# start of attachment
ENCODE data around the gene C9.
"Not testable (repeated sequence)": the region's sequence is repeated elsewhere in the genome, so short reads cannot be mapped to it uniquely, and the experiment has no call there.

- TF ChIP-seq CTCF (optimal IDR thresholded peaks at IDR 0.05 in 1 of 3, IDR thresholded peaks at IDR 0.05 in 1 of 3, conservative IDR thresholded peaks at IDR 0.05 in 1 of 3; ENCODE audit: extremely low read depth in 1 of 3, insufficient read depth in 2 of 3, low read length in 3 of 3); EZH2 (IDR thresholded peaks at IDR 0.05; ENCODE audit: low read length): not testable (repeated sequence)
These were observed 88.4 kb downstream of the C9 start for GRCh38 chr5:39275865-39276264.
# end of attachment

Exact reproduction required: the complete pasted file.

ENCODE data around the gene C9.
"Not testable (repeated sequence)": the region's sequence is repeated elsewhere in the genome, so short reads cannot be mapped to it uniquely, and the experiment has no call there.

- TF ChIP-seq CTCF (optimal IDR thresholded peaks at IDR 0.05 in 1 of 3, IDR thresholded peaks at IDR 0.05 in 1 of 3, conservative IDR thresholded peaks at IDR 0.05 in 1 of 3; ENCODE audit: extremely low read depth in 1 of 3, insufficient read depth in 2 of 3, low read length in 3 of 3); EZH2 (IDR thresholded peaks at IDR 0.05; ENCODE audit: low read length): not testable (repeated sequence)
These were observed 88.4 kb downstream of the C9 start for GRCh38 chr5:39275865-39276264.